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The arrangements of text-books with us is a matter of more importance than it was in the old, methods, although we no longer depend upon our text-books exclusively. Extended tables of analysis have been made as a basis for the Vesona or universal language. These show a minute classification of every branch of human knowledge, and they are used as a guide in the new system of schools.

A UNIVERSAL LANGUAGE.   The civilized man

is more natural than the primitive man. For his nature is now more unfolded, better developed. It is true that the primitive man followed a natural impulse in choosing vocal sounds to express his thoughts and feelings, and thus invented language. But with the vast knowledge of the present day to guide us, a new language can be formed upon both a natural and a philosophical basis. Great linguists assure us that "Such a language might be far more perfect, more regular and more easy to learn than any of the spoken languages of man." It could truly represent the entire growth of past ages, in art, in science and in social life.

The Vesona is a language based, first, upon the natural meanings of the vocal sounds; second, upon the natural laws of thought and expression, and third, upon a scientific classification of every branch of human knowledge, so that the language may reflect the same order, simplicity and unity that prevail everywhere in nature.

Human language is an art with three great divisions, grammar, music and gesture. Two of these divisions, that is music and gesture, have already been developed to a great extent in harmony with natural laws. In

the Vesona the author has attempted to attain this same result in the grammar and the vocabulary of language, for these form the most important part in

the great art of expression.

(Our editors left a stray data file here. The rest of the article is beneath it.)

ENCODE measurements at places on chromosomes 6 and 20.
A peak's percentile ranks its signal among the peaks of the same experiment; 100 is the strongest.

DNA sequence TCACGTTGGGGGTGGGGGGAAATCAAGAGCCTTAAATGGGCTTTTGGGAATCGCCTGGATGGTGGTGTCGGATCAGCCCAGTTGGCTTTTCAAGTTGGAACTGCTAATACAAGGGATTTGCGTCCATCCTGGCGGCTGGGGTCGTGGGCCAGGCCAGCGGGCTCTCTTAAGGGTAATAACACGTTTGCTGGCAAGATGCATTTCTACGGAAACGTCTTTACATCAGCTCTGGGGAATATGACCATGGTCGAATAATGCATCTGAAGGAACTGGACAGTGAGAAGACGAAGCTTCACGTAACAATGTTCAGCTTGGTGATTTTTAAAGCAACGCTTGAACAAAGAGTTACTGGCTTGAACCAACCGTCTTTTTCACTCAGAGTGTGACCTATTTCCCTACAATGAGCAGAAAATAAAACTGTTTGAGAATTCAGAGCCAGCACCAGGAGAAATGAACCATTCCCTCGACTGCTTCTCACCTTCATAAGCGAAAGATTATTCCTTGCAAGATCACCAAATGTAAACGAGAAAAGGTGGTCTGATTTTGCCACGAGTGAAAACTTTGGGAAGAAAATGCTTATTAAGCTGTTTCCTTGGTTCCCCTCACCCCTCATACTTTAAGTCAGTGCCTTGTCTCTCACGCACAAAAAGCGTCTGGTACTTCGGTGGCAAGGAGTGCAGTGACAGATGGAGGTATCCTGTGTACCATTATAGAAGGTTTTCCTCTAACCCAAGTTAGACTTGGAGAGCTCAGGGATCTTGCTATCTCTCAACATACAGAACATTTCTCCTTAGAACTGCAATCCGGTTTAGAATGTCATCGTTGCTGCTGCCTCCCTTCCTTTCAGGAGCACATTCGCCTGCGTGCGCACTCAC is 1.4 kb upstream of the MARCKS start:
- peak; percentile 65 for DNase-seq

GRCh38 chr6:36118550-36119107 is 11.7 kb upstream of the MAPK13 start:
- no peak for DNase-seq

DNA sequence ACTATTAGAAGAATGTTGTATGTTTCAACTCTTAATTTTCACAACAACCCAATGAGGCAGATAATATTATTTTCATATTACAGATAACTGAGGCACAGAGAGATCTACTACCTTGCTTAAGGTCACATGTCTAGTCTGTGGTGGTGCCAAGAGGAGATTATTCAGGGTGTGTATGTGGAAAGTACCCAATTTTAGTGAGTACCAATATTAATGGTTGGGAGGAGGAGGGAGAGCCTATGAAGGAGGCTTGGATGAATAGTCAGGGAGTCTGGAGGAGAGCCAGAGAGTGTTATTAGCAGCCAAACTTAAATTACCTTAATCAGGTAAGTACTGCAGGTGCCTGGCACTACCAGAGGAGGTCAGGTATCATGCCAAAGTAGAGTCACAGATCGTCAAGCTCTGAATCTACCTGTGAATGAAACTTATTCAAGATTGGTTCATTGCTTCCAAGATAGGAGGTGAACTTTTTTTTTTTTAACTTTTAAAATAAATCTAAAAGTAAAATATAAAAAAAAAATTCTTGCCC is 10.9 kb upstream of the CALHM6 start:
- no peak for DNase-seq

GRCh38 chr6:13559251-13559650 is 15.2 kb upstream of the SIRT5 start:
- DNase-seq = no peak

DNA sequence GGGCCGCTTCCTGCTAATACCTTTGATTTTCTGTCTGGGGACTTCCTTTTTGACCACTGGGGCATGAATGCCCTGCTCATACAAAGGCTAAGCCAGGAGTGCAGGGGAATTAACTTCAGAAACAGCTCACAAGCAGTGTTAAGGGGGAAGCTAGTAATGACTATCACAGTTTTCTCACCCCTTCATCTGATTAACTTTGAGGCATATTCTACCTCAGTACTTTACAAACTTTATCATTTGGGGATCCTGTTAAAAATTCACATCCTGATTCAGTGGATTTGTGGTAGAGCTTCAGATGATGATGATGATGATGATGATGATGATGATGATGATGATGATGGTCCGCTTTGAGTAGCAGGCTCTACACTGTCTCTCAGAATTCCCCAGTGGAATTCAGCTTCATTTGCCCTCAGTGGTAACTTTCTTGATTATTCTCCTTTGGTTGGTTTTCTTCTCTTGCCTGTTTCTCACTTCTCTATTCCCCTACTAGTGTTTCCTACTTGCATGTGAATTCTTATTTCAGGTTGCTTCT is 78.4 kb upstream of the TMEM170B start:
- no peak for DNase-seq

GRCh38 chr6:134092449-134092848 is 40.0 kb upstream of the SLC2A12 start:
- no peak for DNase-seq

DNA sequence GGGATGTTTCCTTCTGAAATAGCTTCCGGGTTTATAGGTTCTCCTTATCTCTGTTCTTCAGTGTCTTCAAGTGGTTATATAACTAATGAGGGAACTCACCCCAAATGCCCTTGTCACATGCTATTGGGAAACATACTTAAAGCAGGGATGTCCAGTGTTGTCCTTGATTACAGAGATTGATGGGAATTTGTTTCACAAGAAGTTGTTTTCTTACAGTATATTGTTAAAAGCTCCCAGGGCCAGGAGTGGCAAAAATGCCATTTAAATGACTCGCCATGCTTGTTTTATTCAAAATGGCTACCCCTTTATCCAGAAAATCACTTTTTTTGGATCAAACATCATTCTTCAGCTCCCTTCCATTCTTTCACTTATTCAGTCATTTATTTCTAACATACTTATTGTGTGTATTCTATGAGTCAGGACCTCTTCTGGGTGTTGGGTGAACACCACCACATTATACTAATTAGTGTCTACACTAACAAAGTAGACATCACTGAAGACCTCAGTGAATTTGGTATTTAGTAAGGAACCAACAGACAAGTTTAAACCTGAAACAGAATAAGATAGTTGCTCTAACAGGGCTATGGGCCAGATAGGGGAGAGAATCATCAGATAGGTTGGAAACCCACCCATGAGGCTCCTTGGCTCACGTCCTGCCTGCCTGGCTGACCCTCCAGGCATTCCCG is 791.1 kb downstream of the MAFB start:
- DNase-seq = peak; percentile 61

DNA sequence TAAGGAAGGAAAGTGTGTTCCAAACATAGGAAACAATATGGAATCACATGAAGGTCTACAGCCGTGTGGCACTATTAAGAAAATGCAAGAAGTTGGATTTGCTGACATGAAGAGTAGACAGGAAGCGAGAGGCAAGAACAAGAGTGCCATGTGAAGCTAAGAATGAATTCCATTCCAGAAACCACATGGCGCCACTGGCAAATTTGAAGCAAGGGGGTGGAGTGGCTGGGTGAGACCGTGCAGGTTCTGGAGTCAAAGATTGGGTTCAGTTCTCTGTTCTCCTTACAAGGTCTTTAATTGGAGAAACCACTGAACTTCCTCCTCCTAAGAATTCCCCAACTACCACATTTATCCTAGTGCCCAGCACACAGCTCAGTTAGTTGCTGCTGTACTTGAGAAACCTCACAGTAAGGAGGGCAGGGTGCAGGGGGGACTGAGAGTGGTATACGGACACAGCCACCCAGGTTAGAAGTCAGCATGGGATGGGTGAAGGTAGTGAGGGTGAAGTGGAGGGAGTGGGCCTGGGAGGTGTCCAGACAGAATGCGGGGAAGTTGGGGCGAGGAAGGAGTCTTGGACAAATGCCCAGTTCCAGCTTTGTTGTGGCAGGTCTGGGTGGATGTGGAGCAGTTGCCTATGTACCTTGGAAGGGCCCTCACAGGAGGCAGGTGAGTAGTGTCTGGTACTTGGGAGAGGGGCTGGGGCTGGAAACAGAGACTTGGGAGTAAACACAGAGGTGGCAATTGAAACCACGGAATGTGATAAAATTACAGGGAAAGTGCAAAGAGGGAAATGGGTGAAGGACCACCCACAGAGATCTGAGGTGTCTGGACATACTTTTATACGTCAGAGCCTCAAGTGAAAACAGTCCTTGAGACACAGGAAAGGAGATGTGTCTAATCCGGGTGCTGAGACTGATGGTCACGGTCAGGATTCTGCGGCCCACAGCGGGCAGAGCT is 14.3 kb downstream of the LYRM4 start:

It is estimated that the Vesona can be learned in one-tenth part of the time that it now takes to learn any of the European languages. In education and in the cost of books and newspapers, its adoption will save hundreds of millions annually in either Great Britain or the United States.

When all the nations have the same political and social constitution, the jealousies and quarrels which so long divided them will come to an end. The coinmon knowledge and common interests of all nations will demand a universal language as its symbol and instrument of expression.

If we take an existing language, like English, French or German, and modify its grammar and vocabulary until these are simple and regular, then we should find that these changes would make it more difficult to learn than a new language would be. The mixture of old and new forms would be a source of perpetual confusion to persons who had already been familiar with the language in its older form. This is fully proved by the several attempts which have already been made to modify the English in this way. The only practical way was to make a language entirely new.


of infancy upward must guide in the gradation of studies and classes. In childhood the lower faculties are dominantly active; they are ruled by sensations, perceptions and impulses. As life advances

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